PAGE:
• peter says:

      Godfrey, Good Evening, Sorry to ask but what was the Streetly Works and where were they?

      • stymaster says:

        Streetly Works was British Industrial Pastics IIRC. My Dad worked there for a while. Aldridge Rd, Streetly, in the vicinity of the Bridle Lane junction, I think. Replaced by housing in the 80s or 90s.

        • Phil Burton says:

          BIP or Streetly Works as you state was on the left of the Aldridge Rd just beyond Bridle La towards Kingstanding and the car park and setting down point / picking up point for the buses was on the opposite side of the road.
          Phil Burton
          ex Harper’s Driver

  7. Ian says:

    These sort of things are why I love this Blog so much. Thanks all!

  8. Dave Edwards says:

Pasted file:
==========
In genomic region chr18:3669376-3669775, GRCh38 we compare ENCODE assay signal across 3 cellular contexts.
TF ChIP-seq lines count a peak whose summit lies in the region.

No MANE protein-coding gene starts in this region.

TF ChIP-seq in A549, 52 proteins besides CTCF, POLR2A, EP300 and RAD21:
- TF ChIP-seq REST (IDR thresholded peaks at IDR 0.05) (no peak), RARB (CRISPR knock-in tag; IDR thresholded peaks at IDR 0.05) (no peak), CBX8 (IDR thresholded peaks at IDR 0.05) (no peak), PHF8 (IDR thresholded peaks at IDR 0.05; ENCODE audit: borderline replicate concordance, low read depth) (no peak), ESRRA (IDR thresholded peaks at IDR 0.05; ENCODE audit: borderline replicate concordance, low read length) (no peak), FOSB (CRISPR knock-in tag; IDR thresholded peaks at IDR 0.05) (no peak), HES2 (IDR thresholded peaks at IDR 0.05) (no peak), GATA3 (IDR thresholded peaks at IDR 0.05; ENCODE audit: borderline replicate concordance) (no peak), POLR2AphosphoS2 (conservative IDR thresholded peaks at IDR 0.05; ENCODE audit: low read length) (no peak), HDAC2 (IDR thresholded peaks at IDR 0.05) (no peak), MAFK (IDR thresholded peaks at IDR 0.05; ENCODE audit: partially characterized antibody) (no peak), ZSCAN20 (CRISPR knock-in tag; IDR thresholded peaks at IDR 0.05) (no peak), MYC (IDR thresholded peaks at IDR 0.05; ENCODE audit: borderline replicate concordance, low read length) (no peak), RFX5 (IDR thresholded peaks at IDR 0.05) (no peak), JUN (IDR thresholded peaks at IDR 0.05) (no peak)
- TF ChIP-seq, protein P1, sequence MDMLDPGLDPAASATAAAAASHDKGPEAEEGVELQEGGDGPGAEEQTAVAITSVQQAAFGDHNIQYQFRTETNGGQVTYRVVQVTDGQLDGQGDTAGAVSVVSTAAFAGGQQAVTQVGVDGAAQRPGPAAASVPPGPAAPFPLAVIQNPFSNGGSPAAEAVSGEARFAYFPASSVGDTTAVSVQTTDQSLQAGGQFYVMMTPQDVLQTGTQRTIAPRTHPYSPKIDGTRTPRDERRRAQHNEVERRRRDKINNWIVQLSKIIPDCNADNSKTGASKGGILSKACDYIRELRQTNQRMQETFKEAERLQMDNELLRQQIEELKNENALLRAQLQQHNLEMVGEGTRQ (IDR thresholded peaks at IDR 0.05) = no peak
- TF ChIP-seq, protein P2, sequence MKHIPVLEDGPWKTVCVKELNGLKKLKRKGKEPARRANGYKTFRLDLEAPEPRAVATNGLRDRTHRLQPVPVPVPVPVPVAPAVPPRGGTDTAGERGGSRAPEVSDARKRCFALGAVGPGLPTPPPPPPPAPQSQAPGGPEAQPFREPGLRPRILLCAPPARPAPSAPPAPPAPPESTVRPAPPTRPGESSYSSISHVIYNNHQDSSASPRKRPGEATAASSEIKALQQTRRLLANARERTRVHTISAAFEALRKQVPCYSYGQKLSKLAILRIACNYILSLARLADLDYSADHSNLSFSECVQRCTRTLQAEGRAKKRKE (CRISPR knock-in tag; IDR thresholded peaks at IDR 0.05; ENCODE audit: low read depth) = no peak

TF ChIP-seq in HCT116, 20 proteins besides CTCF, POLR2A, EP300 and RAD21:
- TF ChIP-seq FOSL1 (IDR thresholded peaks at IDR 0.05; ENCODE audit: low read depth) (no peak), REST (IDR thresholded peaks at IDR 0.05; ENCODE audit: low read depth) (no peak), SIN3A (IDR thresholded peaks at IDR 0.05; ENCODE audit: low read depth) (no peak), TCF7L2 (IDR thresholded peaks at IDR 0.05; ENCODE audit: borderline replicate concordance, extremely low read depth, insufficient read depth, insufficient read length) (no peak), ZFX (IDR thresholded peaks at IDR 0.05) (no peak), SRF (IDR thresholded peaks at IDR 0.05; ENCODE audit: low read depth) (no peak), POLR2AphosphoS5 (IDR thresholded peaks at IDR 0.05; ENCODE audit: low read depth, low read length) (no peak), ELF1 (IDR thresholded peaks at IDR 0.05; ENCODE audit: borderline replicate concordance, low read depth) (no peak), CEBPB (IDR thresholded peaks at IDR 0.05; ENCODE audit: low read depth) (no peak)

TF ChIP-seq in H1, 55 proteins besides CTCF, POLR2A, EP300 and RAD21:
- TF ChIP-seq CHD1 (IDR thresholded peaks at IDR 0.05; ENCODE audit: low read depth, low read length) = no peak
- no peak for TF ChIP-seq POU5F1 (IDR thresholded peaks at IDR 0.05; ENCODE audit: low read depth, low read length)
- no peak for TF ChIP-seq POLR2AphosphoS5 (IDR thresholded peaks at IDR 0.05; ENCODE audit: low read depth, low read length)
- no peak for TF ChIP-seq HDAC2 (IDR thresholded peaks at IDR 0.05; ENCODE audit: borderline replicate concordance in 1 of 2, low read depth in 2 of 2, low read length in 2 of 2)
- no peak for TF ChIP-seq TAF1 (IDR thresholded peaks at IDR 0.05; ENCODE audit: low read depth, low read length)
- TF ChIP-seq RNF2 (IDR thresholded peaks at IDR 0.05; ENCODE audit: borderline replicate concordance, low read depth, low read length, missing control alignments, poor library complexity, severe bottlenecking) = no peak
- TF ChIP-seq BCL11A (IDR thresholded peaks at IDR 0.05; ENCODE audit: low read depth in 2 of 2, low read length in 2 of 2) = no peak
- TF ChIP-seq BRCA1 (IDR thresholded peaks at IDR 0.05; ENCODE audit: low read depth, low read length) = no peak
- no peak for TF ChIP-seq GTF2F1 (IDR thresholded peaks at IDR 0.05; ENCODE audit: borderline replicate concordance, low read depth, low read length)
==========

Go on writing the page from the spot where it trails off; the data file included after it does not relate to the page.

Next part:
When I was about eleven (mid 1950s) on a Saturday morning, I would catch the Harpers bus from Walsall Wood Labour Club to Aldridge. The fare was 1 & a half pence old money. We would go to the matanee at the Avion picture house 4 pence admission. When we came out I would buy a 4 penny loaf of bread from the local bakers shop & eat the middle out of it on the bus on the way home. I would then get off the bus @ the Vigo and buy 3 pence worth of chips from the chipee to stuff into the loaf and eat on the walk home….. sheer joy.

  9. Pedro says:

    Harpers Bros 1965..

    Cannock, Heath Hayes, Norton Bridge, Brownhills, Streets Corner, Aldridge, Streetly Works, Kingstanding, Perry Barr, Six Ways, Birmingham.

    There is a timetable in the Lichfield Mercury of Oct 1965 to cut out and keep!

  10. David Evans says:

    HI Eddy